If you are serious about pitching this here is what I would recommend you do next...

1 - decide what genre/artist you want to aim for - be 100% clear - feel free to post here for opinions as I can hear this going going in a few directions

2 - listen to a gazillion commercially successful songs in this genre and pick out the style of lyrics, melodies, arrangements, production touches that make the song specific to this genre - and then copy it. To make this happen you may need to collaborate with a "producer" or someone with experience writing in this genre

3 - re-write the song and re-record & produce it so it sounds EXACTLY like a song in this genre

4 - get feedback from the forum and be prepared to re-write and re-record

5 - pay for a professional industry critique using a reputable service (and be aware of potential scams)

6 - take on board the feedback and re-write and record it

7 - pay for another pro critique

8 rinse and repeat 6 & 7 until the feedback is "wow, this is an amazing song"

I would say if you have a single song you want to push than this is the quickest and cheapest route to succes - and even if you have a "wow" song there are no guarantees you will break through so this is where paid for pitching services come in to play - but I would not consider these until you have a great song as you will be wasting time and money

I don't mean to be harsh but for commercial pitching I think this is the best advice for WTF do you do now

To check out my music please visit:

http://soundcloud.com/boydiemusic

Twitter: https://twitter.com/BoydieMusic

EveWilliams

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« Reply #5 on: November 08, 2018, 11:39:37 PM »
How you sell it really depends what you want it to be used for... you could sign it up to a sync service and see if it gets placed ( I love www.resonantmusiclicensing.com) or pitch it on Tracks and Fields or Songtradr.

In don't know where you're based, but Nottinghill Music have an industry networking event in the Tileyard Complex, King's Cross on the last Thursday of every month. A publisher is more likely to open your email and listen to your track if they have an idea who you are, so attending these events is crucial to making connections and selling songs. That's how I got my first publishing deal.Well, it was a big part of it. Look outbfir conferences near you. Resonate Scotland and Generator in the north of England are great outfits.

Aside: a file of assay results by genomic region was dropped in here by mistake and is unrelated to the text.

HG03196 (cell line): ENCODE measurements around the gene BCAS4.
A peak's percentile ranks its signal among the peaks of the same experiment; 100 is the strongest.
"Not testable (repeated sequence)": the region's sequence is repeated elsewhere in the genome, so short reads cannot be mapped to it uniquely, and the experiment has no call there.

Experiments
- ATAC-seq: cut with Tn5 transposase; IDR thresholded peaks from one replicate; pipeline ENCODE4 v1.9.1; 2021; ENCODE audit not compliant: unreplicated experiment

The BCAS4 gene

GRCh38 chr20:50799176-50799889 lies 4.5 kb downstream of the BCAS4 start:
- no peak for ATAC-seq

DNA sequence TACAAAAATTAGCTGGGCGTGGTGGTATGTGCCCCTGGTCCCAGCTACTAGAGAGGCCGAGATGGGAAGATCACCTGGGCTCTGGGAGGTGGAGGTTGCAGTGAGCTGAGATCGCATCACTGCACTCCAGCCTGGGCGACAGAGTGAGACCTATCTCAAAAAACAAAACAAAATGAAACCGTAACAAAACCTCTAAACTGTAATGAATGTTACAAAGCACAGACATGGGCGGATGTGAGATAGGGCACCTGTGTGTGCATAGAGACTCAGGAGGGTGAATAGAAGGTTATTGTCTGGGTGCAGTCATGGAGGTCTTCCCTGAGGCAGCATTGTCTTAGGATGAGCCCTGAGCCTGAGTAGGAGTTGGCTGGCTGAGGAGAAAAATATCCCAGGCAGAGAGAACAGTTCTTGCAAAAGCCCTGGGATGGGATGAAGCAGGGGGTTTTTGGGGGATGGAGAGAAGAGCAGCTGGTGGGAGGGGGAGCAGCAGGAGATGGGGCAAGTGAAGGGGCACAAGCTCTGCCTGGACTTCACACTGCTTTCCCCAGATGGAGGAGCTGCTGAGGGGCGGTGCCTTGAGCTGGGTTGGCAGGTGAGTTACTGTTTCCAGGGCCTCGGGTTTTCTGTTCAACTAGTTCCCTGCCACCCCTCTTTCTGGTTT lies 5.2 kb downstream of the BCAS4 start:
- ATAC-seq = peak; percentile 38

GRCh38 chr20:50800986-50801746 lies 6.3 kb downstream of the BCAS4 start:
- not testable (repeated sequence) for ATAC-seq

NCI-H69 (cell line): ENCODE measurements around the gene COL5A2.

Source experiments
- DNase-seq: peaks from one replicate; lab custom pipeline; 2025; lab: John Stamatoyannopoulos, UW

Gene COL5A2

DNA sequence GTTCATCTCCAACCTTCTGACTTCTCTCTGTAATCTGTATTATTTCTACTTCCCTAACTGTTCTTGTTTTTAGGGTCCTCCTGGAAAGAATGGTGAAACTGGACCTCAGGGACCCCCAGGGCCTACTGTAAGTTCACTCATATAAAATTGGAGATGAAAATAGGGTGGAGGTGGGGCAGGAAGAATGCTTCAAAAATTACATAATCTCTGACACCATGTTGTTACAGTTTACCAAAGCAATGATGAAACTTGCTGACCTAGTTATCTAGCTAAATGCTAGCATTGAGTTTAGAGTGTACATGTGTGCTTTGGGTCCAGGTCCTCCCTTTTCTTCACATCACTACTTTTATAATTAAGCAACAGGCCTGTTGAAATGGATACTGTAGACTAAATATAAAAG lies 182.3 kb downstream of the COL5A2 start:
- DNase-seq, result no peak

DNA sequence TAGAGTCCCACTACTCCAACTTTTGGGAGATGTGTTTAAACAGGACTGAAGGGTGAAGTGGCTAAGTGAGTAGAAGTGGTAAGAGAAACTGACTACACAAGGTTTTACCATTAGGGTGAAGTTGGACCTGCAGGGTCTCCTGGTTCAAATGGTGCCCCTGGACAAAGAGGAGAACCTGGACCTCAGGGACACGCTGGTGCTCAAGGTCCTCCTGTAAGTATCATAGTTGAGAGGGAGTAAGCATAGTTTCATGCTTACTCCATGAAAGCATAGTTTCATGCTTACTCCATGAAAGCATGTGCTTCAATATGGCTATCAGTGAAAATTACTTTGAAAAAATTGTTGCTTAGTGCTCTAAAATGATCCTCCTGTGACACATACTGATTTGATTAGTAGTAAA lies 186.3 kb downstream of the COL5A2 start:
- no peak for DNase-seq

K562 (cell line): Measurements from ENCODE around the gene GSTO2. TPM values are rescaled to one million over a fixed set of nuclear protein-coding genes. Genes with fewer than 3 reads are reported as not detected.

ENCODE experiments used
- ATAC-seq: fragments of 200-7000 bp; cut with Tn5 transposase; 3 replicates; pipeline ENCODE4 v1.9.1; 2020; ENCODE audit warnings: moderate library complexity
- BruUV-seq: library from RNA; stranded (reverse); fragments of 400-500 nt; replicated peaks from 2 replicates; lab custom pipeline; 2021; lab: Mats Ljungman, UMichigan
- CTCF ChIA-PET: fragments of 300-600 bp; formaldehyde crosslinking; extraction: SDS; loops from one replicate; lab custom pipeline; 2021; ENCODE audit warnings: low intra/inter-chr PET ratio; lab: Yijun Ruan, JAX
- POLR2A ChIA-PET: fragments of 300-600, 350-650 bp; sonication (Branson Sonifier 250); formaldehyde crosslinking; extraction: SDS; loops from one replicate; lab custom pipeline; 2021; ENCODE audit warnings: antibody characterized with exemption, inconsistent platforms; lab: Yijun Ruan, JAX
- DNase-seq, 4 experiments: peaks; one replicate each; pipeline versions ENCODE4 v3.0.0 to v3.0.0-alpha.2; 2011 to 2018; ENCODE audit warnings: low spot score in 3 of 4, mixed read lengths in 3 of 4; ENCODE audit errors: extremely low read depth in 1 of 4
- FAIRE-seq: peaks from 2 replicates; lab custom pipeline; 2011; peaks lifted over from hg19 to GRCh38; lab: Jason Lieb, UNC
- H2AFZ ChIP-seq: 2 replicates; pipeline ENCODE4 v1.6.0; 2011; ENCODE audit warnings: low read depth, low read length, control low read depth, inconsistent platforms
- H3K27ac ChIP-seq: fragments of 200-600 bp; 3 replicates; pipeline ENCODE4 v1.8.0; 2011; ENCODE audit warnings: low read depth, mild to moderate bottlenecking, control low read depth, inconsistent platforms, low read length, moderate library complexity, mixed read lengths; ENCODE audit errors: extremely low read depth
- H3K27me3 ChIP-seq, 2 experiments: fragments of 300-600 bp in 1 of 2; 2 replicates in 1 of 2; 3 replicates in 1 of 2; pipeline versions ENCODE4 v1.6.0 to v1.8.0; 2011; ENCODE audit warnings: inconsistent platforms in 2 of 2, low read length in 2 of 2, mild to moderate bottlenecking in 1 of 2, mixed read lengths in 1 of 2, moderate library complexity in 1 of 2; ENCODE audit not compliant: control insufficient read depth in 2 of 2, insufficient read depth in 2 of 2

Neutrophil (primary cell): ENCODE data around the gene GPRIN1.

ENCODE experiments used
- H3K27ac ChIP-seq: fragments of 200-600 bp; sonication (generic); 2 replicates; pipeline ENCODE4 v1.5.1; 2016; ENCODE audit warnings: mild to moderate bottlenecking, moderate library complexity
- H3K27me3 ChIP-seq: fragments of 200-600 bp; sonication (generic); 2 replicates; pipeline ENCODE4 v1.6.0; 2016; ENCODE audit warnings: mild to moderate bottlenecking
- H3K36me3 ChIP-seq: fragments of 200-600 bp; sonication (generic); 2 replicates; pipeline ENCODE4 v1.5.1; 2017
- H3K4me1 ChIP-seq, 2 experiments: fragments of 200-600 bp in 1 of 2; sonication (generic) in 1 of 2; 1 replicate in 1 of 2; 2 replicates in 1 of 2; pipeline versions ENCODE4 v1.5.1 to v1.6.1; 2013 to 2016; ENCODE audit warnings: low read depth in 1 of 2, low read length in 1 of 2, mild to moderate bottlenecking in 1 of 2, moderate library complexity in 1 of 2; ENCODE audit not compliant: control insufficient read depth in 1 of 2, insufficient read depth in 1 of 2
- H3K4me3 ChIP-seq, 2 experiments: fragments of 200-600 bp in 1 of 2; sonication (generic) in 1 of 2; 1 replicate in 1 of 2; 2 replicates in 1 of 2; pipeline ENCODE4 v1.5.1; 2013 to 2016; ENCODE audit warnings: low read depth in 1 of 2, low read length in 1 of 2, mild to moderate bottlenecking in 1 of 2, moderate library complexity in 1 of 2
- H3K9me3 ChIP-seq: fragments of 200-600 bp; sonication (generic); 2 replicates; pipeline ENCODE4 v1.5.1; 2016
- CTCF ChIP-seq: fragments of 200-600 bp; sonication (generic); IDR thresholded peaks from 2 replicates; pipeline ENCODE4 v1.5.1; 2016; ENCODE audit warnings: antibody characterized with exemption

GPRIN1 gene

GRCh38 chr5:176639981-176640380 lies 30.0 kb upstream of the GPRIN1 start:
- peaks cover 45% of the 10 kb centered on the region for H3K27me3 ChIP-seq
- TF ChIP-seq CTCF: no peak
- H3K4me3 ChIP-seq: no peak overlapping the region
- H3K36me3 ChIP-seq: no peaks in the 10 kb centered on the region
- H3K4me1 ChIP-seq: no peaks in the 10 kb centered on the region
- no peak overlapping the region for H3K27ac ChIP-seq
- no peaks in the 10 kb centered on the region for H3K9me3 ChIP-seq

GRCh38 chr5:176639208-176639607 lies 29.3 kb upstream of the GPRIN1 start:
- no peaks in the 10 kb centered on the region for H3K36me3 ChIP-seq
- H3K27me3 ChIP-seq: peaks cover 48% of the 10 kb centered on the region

If you are aiming for a recording contract rather than a publishing deal, the Nottinghill night is still worth it but a label will want to hear a catalogue of songs and see evidence of an engaged fan base. You would also need to be gigging a lot.

For publishing deals, the Music Publishers Association Online site let's you search via genre and type of publisher and it tells you which publishers are accepting submissions so you don't end up wasting time emailing those who aren't: www.mpaonline.org

I have sold songs via LinkedIn. Basically, I posted in Songwriting and music industry groups on there, added contacts and ended up doing commissioned work. I'm also currently writimg for a documentary maker I met on Facebook so network like crazy online, even though in person conferences are the best you can still achieve a lot online.

Hope some of this is helpful. Btw is that your son beside you in the video? He's a star!

EveWilliams

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« Reply #6 on: November 08, 2018, 11:55:29 PM »
By the way I have worked in A&R at a music publishers and I listened to dozens of songs a week in that capacity. I don't agree with a previous poster on the extent of revision the song needs. The lyrics could do with a few more story details, perhaps, to make the song a little more unique but the melody and hooks are there. If you had sent this to me while I worked there, I would have offered you a contract on it with only some slight tweaking in terms of lyrics and mastering. I am not saying this to be nice but I only because I feel you need tomknow you're onto something. It may not be a final,productbyet but It's a strong one in terms of the song and the vocal.

If  I were you, I would get cowriting now. That is one of the best ways to advance a writing career. Chris Difford of Squeeze runs some great songwriting camps in Glastonbury but they are a bit pricey... Tileyard Publishers also run songcamps. I'm trying to get a few going in Northern Ireland. My old stomping ground, Bath Spa Uni, ran a songwriting festival every summer but I fear it may be on a hiatus. You can also join Nashville Songwriters Association International for a monthly fee of 25 USD and find cool people to write with. It has a UK chapter that meet in London. Cowtiting helps you to refine your own craft and learn from others, broaden your network and make industry in roads.

Btw think of sending this track to Lochlann Green of KA Radio (show called From Texas and Beyond) because he will love it. Celtic Music Radio in Glasgow also play a lot of similar stuff. Try emailing Danny Matheson there... He's a lovely guy.

EveWilliams

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« Reply #7 on: November 09, 2018, 12:20:33 AM »
**Edited by Boydie**

Hi @EveWilliams

You clearly have a wealth of experience that would enrich this community greatly but I do not allow any advertising on this site unless previously discussed and agreed with me

I will send you a PM to explain and I am sure we can sort something out but to ensure consistency, and to be fair to other paid advertisers, I must enforce this policy
« Last Edit: November 09, 2018, 08:01:32 AM by Boydie »

Musicbusinesslauncher

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« Reply #8 on: November 23, 2018, 07:54:15 PM »
**Edited by Boydie - please contact me to advertise on this forum**
« Last Edit: November 24, 2018, 09:19:36 AM by Boydie »